Sacred Sites in Contested Regions

Sites of the Project

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The new mosque of Abu Ghosh, Chechens at the entrance to Abu Ghosh, Waiting for Chechen President's arrival, Chechen flags, People entering the mosque, The dome of the mosque, People kneeling in the mosque, People praying in the mosque, Ahmed Hajji Kadyrov street, Mihrab horses and mayor
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Rachel Tomb - general view, Rachel Tomb - girls at the entrance, Rachel Tomb - inside look, Rachel Tomb - main road, Rachel Tomb - painting, , Rachel Tomb - the dome, Rachel Tomb - three pics

Sites of the Project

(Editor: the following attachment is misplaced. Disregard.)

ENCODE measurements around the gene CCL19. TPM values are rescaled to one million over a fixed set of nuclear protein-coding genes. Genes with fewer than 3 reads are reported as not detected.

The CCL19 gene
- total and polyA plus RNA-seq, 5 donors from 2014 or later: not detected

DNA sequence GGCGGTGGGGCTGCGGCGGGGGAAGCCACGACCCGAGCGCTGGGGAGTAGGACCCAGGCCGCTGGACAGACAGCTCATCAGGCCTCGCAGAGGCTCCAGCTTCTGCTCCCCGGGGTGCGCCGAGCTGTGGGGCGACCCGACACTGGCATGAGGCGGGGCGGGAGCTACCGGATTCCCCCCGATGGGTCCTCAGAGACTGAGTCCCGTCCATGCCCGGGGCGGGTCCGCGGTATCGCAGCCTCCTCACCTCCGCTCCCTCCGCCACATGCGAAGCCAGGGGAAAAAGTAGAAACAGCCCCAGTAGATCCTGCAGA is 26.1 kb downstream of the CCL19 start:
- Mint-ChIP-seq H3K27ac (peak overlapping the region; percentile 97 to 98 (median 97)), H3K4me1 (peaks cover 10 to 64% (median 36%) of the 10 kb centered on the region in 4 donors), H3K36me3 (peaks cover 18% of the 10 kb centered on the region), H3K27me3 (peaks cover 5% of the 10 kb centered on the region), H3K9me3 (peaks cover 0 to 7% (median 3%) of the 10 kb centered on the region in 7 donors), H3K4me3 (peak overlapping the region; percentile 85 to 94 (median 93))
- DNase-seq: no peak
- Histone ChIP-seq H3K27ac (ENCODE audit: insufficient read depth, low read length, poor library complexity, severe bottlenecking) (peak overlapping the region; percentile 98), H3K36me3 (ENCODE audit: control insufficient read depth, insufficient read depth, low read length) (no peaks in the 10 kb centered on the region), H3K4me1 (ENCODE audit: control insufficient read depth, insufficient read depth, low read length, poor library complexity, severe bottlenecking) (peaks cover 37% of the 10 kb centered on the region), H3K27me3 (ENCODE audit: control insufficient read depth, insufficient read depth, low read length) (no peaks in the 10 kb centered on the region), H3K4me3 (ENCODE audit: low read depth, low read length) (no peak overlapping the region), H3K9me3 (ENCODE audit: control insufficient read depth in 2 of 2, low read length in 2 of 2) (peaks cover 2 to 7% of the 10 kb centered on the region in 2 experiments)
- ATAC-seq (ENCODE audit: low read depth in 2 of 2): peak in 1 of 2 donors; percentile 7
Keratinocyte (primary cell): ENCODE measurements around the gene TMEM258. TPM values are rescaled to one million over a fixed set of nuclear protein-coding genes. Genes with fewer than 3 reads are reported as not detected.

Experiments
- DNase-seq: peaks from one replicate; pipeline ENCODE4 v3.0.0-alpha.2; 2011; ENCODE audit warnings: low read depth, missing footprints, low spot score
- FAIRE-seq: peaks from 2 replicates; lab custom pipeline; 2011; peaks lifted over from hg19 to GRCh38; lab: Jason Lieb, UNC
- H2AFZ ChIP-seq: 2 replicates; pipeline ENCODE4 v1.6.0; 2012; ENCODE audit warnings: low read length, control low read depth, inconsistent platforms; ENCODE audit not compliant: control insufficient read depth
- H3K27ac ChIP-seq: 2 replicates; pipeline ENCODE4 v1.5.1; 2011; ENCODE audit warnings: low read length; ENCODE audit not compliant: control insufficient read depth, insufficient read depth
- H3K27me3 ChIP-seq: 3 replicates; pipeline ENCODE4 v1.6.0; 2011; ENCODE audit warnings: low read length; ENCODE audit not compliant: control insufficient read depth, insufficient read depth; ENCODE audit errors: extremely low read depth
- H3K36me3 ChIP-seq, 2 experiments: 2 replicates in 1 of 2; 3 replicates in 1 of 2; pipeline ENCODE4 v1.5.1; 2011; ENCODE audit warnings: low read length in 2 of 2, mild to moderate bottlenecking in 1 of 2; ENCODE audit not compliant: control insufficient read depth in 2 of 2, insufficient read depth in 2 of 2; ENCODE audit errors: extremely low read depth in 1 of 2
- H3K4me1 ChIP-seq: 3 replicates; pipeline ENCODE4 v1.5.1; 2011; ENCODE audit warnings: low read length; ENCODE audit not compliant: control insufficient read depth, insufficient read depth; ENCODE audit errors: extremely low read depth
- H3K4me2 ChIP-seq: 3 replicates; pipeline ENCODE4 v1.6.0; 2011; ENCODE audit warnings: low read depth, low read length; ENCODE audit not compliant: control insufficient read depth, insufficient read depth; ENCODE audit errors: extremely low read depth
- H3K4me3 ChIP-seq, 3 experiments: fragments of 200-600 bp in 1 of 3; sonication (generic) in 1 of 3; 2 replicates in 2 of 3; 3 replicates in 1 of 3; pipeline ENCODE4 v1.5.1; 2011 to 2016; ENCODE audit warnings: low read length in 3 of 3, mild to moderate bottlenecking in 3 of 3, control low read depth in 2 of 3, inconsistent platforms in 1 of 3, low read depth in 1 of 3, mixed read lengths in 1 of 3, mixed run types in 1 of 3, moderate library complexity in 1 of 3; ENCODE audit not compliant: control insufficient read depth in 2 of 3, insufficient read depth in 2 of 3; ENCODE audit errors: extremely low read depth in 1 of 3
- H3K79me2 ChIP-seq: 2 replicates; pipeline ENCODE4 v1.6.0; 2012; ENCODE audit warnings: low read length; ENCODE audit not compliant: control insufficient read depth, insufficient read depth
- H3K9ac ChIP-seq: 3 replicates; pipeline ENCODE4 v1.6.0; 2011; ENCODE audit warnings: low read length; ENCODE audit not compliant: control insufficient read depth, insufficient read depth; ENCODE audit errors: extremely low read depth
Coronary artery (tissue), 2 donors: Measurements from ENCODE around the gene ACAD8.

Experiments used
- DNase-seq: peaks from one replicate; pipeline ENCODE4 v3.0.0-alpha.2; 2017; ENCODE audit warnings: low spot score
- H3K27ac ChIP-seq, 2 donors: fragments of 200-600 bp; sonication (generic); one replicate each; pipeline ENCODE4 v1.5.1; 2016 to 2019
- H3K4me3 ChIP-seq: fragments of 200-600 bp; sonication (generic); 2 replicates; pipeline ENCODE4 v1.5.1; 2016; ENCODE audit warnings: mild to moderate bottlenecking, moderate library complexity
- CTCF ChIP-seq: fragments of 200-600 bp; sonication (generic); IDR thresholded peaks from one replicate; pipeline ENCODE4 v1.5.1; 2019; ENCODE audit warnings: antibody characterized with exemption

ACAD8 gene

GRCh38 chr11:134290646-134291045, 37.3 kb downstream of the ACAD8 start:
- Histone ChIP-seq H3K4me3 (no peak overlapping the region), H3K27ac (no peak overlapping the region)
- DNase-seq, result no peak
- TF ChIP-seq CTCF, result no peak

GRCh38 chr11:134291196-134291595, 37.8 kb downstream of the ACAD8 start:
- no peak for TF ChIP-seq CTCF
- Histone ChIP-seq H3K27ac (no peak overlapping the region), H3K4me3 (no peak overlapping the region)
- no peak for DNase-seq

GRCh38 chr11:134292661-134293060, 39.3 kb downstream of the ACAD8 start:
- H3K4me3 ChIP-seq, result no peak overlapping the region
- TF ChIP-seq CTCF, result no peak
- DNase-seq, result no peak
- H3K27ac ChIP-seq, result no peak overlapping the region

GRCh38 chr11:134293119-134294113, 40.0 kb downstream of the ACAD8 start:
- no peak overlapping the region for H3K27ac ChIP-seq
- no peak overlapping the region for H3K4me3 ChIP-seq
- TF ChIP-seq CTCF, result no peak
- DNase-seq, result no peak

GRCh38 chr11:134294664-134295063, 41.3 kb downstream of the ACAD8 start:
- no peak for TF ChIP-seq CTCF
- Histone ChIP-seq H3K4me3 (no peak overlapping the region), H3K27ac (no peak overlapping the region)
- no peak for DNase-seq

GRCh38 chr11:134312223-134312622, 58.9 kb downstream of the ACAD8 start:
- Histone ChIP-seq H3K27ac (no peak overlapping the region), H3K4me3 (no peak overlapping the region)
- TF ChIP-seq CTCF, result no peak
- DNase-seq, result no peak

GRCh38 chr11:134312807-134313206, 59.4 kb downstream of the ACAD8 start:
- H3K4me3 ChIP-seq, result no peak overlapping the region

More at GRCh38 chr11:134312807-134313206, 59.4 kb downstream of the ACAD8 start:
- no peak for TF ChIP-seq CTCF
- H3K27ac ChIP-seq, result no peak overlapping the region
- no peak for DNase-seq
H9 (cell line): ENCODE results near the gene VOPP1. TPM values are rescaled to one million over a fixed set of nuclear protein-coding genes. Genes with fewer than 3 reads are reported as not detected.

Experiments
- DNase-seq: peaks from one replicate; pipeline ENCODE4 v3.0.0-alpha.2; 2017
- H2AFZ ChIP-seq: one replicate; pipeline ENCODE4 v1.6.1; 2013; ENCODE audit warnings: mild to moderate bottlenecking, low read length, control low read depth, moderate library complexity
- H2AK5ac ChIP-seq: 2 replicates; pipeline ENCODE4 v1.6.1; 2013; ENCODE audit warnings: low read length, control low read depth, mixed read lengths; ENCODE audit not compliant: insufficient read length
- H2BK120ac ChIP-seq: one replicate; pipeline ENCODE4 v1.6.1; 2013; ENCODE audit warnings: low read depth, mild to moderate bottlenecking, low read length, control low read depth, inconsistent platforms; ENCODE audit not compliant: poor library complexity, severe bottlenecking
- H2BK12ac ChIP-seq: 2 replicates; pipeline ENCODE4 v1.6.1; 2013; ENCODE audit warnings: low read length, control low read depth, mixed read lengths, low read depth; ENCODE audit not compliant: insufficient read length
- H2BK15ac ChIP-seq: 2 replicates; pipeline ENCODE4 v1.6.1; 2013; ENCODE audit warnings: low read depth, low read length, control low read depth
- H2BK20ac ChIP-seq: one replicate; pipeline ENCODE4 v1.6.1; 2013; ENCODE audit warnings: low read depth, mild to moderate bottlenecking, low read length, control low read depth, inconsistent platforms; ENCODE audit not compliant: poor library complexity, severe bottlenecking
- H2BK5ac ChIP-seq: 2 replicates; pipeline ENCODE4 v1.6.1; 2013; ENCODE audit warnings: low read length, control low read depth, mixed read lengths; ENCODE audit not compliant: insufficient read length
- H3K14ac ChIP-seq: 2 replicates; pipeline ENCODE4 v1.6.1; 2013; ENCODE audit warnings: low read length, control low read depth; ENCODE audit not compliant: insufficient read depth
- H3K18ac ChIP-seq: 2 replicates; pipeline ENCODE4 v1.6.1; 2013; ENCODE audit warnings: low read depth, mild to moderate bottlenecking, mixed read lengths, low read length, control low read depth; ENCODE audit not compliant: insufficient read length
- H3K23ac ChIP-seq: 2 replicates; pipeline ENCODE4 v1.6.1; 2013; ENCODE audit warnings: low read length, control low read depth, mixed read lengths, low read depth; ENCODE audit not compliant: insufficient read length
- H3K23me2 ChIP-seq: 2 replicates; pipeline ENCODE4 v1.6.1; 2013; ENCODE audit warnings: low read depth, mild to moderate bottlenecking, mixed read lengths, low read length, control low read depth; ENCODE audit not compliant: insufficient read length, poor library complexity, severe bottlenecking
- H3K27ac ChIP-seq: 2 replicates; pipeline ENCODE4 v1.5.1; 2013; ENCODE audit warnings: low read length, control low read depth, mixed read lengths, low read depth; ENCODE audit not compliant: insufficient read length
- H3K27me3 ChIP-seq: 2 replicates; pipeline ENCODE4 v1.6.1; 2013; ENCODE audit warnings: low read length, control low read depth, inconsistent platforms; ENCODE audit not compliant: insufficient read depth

Landscapes bear signs and symbols that represent social norms, group shared identity, memory, and cultural codes. Moreover, they reflect the manner in which all these ideas are contested and debated between various forces. Following this theoretical understanding of our study we are currently engaged in a multi-sited analysis focusing mostly on newly emerging, recently-revived-enchanted places and often enough contested on the margins of Israeli society. These sites are constitutive and essential to our primary goal to unearth the nuances and transformation of the greater landscape (Israel-Palestine) for the purpose of illuminating the role of artifacts, icons, and the sites themselves as spatial metaphors. In so doing, we draw heavily on Ivakhiv‘s argument that enchanted places ought to be viewed as a means for ―distributing significance across geographic spaces‖ (2006). In our various sites (and the list is getting longer as the project develops) we wish to answer the following questions: Who gets to author sacred landscapes? What are the symbols and cultural codes that are inscribed within Muslim, Christian, and Jewish sites? And how do these places serve as markets for the exchange of ideas, objects, and symbols? Therefore, each of the current sites is suggestive and a contributing factor in trying to understand the ‘bigger’ picture of the emerging and ever transforming sacred geographies of the region